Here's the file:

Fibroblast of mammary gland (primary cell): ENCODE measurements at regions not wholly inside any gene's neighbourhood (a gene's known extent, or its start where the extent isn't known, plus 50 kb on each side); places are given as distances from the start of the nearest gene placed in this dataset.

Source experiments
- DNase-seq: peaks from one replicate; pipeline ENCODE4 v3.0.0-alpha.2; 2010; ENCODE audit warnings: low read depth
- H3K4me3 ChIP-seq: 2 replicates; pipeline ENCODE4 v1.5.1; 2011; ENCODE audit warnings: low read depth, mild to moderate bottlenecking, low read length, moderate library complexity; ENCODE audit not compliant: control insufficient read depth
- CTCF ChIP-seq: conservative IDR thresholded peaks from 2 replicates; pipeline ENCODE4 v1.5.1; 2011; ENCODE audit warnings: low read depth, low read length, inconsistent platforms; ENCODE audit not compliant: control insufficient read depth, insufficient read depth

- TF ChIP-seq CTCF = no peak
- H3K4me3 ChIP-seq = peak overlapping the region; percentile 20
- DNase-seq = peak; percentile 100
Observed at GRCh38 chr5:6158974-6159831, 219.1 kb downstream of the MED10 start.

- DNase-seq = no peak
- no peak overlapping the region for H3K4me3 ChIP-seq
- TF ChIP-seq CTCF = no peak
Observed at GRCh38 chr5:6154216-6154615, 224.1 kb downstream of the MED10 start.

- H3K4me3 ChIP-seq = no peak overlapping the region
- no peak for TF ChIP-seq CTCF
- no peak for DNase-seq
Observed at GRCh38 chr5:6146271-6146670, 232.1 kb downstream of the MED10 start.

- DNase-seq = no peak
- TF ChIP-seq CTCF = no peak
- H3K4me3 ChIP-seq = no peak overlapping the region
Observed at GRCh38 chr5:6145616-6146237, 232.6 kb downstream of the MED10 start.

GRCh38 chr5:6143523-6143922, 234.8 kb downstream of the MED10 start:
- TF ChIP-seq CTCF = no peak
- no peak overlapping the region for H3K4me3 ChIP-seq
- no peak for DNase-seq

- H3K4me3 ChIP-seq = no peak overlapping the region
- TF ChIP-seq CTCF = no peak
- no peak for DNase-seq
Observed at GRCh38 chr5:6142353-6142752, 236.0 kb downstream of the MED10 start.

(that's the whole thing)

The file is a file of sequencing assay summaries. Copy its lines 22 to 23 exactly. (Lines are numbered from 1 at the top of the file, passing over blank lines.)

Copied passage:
GRCh38 chr5:6143523-6143922, 234.8 kb downstream of the MED10 start:
- TF ChIP-seq CTCF = no peak